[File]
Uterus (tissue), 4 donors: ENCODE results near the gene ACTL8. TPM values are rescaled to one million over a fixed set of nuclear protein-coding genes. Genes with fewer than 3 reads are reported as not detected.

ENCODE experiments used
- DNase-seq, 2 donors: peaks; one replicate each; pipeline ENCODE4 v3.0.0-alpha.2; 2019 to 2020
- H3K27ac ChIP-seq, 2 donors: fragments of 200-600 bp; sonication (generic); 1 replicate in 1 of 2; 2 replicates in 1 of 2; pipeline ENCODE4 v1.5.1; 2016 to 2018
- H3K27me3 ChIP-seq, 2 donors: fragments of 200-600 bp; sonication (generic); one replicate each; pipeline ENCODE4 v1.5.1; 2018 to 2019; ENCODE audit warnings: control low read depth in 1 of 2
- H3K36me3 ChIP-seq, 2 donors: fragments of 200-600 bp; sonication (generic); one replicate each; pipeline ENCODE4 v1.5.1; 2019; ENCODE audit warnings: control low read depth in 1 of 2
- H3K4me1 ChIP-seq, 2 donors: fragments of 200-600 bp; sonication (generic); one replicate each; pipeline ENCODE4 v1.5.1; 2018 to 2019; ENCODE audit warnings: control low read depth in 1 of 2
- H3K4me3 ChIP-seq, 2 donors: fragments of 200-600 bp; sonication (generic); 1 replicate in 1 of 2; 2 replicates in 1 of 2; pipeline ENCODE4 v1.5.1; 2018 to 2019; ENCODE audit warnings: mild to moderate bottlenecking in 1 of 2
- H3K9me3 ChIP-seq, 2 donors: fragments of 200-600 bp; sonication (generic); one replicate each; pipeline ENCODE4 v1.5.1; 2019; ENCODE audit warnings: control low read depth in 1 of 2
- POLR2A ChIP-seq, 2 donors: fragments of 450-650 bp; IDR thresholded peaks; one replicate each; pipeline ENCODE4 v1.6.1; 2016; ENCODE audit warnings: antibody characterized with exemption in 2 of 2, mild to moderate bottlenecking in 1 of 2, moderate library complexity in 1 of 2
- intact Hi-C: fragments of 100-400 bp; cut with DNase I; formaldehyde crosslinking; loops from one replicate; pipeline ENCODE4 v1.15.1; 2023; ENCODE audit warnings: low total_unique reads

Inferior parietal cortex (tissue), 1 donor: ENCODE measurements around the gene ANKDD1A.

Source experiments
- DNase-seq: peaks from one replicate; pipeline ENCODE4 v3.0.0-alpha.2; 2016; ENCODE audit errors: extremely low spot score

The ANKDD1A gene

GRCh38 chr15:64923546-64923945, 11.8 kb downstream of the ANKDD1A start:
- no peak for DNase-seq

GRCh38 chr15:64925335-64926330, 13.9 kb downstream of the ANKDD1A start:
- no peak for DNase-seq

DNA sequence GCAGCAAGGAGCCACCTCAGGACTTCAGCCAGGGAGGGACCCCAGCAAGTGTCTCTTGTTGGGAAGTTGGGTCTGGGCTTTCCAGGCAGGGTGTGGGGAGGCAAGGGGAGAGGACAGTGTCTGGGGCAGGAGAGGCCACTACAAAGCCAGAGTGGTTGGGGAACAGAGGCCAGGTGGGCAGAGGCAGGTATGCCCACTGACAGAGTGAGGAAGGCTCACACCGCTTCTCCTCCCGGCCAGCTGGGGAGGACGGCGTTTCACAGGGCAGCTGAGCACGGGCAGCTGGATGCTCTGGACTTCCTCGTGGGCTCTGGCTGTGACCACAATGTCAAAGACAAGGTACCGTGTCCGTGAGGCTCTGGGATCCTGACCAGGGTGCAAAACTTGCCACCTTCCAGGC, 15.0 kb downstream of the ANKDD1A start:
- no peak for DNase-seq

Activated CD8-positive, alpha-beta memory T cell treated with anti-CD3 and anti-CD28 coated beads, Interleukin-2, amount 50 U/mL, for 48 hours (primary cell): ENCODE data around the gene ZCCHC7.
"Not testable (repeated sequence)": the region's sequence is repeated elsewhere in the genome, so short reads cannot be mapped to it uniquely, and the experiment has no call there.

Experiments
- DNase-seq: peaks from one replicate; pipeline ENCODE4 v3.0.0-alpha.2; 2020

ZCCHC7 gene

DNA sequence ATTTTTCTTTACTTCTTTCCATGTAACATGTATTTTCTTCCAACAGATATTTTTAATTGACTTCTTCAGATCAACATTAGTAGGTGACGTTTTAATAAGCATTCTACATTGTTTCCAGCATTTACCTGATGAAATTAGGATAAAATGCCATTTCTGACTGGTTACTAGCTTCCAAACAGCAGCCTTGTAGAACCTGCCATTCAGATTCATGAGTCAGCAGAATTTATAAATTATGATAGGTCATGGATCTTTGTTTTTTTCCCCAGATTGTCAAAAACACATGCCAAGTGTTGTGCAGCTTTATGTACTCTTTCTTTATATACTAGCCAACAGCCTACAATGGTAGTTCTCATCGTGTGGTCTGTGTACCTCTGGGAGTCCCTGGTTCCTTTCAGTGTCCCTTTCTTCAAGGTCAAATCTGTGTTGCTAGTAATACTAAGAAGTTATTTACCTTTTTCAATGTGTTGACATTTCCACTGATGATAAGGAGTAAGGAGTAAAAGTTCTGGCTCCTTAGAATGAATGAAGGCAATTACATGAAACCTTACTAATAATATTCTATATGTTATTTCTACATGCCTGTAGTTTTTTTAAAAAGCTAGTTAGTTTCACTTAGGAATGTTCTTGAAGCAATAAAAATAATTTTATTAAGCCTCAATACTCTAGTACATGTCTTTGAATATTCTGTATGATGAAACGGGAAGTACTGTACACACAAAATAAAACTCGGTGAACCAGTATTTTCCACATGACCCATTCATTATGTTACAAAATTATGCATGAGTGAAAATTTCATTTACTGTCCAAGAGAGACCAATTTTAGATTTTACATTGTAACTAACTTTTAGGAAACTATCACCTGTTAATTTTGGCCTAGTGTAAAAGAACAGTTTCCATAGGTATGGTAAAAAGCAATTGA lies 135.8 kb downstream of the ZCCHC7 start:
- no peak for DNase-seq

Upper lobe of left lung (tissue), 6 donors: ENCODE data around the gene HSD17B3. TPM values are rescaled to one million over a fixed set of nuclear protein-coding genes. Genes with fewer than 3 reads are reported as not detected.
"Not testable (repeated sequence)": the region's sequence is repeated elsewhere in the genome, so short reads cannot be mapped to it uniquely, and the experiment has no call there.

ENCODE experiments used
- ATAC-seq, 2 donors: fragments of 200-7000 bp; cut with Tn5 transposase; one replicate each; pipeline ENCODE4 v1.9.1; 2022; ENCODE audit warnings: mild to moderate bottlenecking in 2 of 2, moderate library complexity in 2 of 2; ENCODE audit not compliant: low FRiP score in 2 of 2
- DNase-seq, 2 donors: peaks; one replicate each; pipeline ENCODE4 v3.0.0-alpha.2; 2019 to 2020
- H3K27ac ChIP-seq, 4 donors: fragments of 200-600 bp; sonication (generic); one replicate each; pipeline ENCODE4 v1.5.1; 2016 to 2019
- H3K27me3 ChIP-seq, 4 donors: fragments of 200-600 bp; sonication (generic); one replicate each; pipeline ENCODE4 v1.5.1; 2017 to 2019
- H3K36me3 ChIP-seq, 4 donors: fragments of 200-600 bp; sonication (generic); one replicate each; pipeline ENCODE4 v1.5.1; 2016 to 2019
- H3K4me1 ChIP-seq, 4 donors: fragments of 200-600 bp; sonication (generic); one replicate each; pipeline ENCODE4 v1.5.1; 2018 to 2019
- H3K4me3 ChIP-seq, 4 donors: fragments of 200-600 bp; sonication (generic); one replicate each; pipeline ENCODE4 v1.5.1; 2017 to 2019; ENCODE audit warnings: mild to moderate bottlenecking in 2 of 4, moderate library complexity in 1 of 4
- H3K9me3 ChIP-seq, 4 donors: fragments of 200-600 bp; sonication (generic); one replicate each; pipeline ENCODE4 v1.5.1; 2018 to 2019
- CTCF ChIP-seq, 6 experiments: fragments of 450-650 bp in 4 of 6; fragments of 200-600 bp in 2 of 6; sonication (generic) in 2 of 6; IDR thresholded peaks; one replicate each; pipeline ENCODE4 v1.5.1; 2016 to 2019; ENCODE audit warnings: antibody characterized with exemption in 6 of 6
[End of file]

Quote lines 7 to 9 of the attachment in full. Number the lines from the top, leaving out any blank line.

- H3K4me1 ChIP-seq, 2 donors: fragments of 200-600 bp; sonication (generic); one replicate each; pipeline ENCODE4 v1.5.1; 2018 to 2019; ENCODE audit warnings: control low read depth in 1 of 2
- H3K4me3 ChIP-seq, 2 donors: fragments of 200-600 bp; sonication (generic); 1 replicate in 1 of 2; 2 replicates in 1 of 2; pipeline ENCODE4 v1.5.1; 2018 to 2019; ENCODE audit warnings: mild to moderate bottlenecking in 1 of 2
- H3K9me3 ChIP-seq, 2 donors: fragments of 200-600 bp; sonication (generic); one replicate each; pipeline ENCODE4 v1.5.1; 2019; ENCODE audit warnings: control low read depth in 1 of 2